Comedians and the #Metoo Movement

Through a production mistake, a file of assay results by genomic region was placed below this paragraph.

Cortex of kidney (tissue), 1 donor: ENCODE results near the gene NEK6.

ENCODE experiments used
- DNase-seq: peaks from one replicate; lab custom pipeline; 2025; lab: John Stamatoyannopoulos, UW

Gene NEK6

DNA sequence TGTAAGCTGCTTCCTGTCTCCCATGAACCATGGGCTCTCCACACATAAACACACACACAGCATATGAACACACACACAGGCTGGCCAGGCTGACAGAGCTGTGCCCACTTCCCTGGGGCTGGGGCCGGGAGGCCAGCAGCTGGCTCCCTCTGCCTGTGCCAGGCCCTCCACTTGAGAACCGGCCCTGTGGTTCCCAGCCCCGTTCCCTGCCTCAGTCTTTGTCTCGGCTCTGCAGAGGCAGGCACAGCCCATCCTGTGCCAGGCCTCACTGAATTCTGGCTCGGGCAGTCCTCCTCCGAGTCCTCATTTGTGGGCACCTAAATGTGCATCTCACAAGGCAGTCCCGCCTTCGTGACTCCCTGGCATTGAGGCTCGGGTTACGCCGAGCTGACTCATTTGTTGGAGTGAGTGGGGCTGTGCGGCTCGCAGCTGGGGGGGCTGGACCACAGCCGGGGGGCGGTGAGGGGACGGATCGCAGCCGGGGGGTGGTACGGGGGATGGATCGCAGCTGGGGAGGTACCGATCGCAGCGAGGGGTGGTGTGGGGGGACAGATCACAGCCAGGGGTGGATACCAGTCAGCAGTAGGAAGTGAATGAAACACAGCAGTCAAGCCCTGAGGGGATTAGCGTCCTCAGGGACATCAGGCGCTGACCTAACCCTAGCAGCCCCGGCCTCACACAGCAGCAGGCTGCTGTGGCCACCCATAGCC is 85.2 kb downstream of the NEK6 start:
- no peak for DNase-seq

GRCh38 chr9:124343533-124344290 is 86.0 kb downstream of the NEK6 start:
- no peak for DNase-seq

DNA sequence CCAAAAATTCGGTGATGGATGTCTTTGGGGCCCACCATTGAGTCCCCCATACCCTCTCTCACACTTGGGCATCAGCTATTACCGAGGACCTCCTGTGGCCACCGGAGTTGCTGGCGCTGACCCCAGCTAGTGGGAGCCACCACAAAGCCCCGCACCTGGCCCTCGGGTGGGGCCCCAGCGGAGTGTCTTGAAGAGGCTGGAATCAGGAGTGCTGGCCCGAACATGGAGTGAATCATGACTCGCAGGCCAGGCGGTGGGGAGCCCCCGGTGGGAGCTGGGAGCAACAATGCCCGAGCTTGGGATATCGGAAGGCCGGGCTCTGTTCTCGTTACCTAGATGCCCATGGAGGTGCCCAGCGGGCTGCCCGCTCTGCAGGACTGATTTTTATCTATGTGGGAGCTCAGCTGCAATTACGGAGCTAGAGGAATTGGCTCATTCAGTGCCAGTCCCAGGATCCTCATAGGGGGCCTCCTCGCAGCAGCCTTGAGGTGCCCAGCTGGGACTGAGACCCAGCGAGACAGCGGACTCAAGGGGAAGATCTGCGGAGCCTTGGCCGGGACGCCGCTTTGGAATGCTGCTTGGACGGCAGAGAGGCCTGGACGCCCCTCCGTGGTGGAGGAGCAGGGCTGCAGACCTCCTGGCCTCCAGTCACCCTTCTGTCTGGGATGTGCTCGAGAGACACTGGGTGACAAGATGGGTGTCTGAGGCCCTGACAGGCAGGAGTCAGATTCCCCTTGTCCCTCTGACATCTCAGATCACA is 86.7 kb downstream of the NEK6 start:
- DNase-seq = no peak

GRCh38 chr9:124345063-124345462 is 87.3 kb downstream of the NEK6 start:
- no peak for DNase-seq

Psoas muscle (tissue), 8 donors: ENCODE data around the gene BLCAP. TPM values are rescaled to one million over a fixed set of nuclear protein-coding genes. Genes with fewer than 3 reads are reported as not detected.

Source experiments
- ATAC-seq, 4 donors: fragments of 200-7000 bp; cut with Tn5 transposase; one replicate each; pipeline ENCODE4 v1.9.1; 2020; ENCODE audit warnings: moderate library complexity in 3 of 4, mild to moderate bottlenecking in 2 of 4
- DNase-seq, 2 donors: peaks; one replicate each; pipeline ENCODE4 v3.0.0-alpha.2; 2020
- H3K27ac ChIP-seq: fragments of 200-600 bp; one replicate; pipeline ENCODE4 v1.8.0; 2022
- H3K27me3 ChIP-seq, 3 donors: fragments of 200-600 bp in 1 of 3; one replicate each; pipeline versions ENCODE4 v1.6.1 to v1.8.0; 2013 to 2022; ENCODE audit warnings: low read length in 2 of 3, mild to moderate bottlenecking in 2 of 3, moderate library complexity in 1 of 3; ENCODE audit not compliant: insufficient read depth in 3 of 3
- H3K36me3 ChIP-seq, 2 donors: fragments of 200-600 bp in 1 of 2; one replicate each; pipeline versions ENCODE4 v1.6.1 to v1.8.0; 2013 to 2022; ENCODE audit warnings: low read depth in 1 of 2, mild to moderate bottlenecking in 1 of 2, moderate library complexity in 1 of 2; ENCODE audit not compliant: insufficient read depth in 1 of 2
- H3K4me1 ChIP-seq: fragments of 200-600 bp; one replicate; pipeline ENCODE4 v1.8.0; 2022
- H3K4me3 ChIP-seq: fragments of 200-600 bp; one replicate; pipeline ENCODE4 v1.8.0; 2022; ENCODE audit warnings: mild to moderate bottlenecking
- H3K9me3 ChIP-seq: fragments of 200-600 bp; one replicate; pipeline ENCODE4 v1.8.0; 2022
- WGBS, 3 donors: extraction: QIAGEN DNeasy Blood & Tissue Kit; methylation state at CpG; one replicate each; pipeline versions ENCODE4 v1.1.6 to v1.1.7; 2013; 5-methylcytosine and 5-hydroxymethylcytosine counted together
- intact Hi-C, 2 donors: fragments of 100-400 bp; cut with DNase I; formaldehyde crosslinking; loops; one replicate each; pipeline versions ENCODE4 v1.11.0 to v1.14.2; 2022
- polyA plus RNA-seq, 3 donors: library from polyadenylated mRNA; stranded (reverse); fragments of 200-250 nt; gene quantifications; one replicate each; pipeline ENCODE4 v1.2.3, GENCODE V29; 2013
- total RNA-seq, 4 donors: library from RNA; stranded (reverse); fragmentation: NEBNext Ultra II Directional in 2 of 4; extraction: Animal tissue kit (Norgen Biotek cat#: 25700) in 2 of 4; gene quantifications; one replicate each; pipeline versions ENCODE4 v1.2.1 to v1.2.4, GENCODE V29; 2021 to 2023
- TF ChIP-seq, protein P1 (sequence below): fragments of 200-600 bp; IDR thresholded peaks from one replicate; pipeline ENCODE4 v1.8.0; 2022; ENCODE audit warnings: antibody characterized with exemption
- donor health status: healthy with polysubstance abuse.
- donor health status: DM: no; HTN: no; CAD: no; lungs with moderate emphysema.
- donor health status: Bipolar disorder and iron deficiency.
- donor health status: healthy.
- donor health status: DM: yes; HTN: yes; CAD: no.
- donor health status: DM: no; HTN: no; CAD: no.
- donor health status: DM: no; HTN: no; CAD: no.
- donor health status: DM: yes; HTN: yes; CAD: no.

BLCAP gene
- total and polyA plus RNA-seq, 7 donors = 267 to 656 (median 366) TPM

The two comedies shows that Dave Chappelle performed in Los Angeles were as to be expected if you have ever seen a show by the comedian. His Jokes were naturally offensive as he touched on many touching subjects in today’s society as the #Metoo movement and sexual misconduct in the film industry. Dave Chappelles jokes were sexist, racist, and downright disturbing; but that’s what we enjoy as people who seek out comedy. Another comedian that has taken a different stance on the subject is Aziz Ansari, In The Aziz Ansari furore isn’t the end of #metoo. It’s just the start. Sarah analyzes his stance on all the new allegations of sexual misconduct that has surfaced in the last few months. Ansari believes that the movement has gone way to far and that men don’t even know what to do or how to act anymore. He says that only a fraction of the people in the film industry have been involved in this sort of behavior and it isn’t fair to men that haven’t practiced this sort of crude behavior. It’s leaving men almost scared to approach a women or “make a move” for fear of being accusing of something horrific. In my personal opinion, I truly don’t believe every single actor that has been accused is guilty. Don’t get me wrong, I’m sure some of the men that have been involved are guilty, for what they have done they should be punished. But for the people that simply wen’t a little too far but never actually did anything wrong, their lives are ruined. Regardless of accuracy or conviction, accusing someone of something of that magnitude can and will ruin their life. It’s not surprise that almost everything that happens in Holly Wood is recorded in tabloids or other magazines. As soon as an actor is accused of sexual misconduct, the whole world immediately knows, and is their lives are effectively ruined. One person that is guilty in all of the wake of the allegations is Kevin Spacey, one could consider him the spark to the #Metoo movement; a negative spark of course. It’s not news that Kevin Spacey was the lead in House of Cards, but the real question is, can an audience still watch the show without thinking about what he had done. I think that’s totally up to the audience but i do believe people should be more forgiving. Although he did wrong…everyone has done wrong in their life and to totally dismiss the legendary actor maybe an extreme response to what happened. He is ALMOST unemployable but because he’s such a trademark in Hollywood, he is starring in a new movie that might be more fitting for him personally. Harvey Weinstein is another person in Hollywood who has been accused of heinous acts. One of the few that is going to trial and probably serve time for what he has done. Dave Chappelle brings up both Spacey and Weinstein in his bit and allows for a bit of comedic relief when talking about them. He incorporates these prominent people in hollywood by completely making a joke out of them, attempting to be as ruthless as possible. Chappelle continuously uses harsh language, and sensitive topics to become closer with his audience…which he is very successful for. He also brings up the touching subject of Transgender people. As he brings this up he makes fun of himself for dancing with one for a while and not realizing it. His different voices make it an interesting show. I think Dave’s view on these subjects makes for a more open conversation about the aforementioned controversies. As he makes them more humorous he allows people to lighten up and take things less seriously. Which in my opinion, many people need to do. Relax.